I love creating data visualizations. I always feel like I’m on an adventure when I take some data, visualize it in a number of different ways, and try to make sense of what secrets are hidden inside. Often times you have a good idea of what you hope to find, but many times you’re surprised by something you didn’t know or hadn’t thought of. And that’s the power of visualizations. They help us see a lot more inside the dataset than just looking at the numbers themselves.

In oceanography, we usually have a lot of data to look at, and it’s rare that we can look at the raw numbers by themselves (though we should always give them a good glance to make sure they’re reasonable). If we have an instrument that takes one measurement every hour, then in one year we’ll already have 8,760 data points to digest. If we then have multiple instruments, or multiple years of data, to say nothing of data measured at higher resolutions, we’ll have far more to deal with. Thus, data visualizations that can show hundreds, or thousands or hundreds of thousands of data points in a way that makes sense, are an essential component of an oceanographer’s toolkit.

Over the next year on this blog, I hope to regularly share cool datasets and visualization techniques that highlight some of the interesting data stories hidden inside the OOI dataset. My goal is not to delve into cutting-edge or esoteric research topics, rather it will be to demystify some of the basic oceanographic processes and analysis techniques undergraduate faculty and students can use with OOI data as they’re just getting started on their adventure into oceanography.

To start of this series, let’s dive into one of the most basic oceanographic datasets: air and seawater temperatures.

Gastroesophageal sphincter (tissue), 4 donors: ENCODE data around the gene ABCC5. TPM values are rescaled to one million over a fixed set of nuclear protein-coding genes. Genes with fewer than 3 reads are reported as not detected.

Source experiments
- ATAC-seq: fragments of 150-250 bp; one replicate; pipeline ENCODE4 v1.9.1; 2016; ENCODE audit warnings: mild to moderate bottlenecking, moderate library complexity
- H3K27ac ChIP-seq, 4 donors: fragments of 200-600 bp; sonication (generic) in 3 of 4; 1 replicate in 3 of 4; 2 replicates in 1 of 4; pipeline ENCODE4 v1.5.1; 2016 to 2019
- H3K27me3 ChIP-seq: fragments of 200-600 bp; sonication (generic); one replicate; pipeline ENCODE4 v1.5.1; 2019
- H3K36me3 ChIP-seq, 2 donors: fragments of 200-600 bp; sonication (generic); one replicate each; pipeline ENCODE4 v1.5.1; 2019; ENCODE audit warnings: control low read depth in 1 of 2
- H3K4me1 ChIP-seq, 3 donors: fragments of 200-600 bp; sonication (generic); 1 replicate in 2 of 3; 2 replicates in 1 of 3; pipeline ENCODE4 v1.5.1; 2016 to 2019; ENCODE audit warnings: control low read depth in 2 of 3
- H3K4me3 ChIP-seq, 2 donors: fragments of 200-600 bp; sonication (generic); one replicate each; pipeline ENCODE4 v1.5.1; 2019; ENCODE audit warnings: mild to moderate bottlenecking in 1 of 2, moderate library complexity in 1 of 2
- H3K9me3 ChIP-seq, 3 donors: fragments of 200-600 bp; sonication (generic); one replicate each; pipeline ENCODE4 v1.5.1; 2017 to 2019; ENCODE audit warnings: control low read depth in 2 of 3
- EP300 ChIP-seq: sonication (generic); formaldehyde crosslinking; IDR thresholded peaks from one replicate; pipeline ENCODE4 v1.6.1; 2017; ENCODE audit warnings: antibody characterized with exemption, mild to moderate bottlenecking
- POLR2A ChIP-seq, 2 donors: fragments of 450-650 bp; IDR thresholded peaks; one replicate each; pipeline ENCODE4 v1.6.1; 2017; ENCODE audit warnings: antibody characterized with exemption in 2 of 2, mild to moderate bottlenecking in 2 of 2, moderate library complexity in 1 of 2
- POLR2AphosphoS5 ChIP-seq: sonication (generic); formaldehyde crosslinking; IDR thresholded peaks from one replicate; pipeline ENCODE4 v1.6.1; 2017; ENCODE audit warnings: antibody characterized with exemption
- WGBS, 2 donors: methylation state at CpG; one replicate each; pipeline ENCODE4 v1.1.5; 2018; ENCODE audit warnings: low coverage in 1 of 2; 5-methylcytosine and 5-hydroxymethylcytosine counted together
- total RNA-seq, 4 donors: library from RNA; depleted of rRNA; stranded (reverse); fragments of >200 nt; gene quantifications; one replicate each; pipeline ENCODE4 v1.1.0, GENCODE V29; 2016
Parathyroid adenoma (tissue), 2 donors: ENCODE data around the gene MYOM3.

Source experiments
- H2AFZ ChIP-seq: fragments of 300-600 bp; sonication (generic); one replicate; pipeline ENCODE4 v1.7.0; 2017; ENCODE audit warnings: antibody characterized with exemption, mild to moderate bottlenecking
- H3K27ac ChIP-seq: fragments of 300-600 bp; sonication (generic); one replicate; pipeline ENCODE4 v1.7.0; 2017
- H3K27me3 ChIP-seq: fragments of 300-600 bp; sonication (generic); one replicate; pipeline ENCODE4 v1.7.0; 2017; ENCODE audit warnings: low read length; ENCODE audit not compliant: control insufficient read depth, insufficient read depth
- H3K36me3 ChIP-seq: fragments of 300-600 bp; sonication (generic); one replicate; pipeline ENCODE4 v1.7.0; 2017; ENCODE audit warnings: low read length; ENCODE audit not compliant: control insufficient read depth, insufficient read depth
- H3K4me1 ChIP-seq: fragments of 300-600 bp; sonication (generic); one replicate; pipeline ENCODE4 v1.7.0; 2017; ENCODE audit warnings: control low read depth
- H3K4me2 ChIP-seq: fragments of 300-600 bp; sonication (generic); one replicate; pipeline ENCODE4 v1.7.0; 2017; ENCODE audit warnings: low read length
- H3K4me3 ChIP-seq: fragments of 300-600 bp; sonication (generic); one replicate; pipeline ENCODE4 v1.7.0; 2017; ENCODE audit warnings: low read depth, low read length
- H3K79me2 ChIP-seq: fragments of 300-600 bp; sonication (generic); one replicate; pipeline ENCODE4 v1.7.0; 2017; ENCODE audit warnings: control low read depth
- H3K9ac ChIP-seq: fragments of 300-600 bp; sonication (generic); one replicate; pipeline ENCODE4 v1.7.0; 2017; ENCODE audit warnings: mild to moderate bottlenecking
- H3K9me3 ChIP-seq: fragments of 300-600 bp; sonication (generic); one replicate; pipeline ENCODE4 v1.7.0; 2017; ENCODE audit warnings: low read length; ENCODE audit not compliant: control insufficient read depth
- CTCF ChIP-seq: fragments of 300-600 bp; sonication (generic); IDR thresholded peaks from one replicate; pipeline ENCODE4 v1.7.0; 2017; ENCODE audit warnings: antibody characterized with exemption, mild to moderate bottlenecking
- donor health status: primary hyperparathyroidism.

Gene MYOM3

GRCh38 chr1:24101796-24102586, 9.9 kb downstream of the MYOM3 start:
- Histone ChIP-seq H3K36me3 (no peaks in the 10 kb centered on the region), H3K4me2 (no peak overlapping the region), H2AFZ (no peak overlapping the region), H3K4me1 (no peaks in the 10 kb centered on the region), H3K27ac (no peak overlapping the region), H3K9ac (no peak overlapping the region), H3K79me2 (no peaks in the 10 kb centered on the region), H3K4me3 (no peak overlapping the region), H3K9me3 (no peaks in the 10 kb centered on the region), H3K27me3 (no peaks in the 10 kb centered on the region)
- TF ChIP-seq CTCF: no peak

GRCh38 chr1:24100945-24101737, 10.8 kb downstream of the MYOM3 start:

The Annual Dance

The image above shows the hourly air and seawater (ocean) temperatures from the Coastal Pioneer Offshore Surface Mooring over all of 2018. The air temperature sensor sits on the top of the buoy, about 3m above the ocean’s surface, while the seawater temperature is recorded from a CTD about 2m below the surface.

At first glance, we can easily see that there is a clear annual cycle in both datasets, which should match up with the experiences most students have had (at least for those in the mid-latitudes, which is where this buoy is located).

Certainly, showing only one of these datasets (either air or seawater) would accomplish this same goal. And if you wanted to see if students were really paying attention, you could also show them the annual cycle from a buoy in the southern hemisphere, to see if they notice the 6-month offset.

But what I love about this dataset, comparing both air and seawater temps, is that there are so many opportunities for a deeper analysis.

Here are just a few examples:

  • The peak temperatures are in August. This is 6-8 weeks after the summer solstice when you might intuitively expect the highest temperatures to occur because solar insolation is greatest. (In some places that is true, but not in the Mid Atlantic.)
  • Likewise, the minimum temps appear to be well after the winter solstice, though this offset is not as obvious from this dataset. (Thank you winter storms for adding in some noise.)
  • Air and seawater temperatures track well over the course of the year. Or to put it another way, in statistical terms, they appear to be well correlated, as one might expect.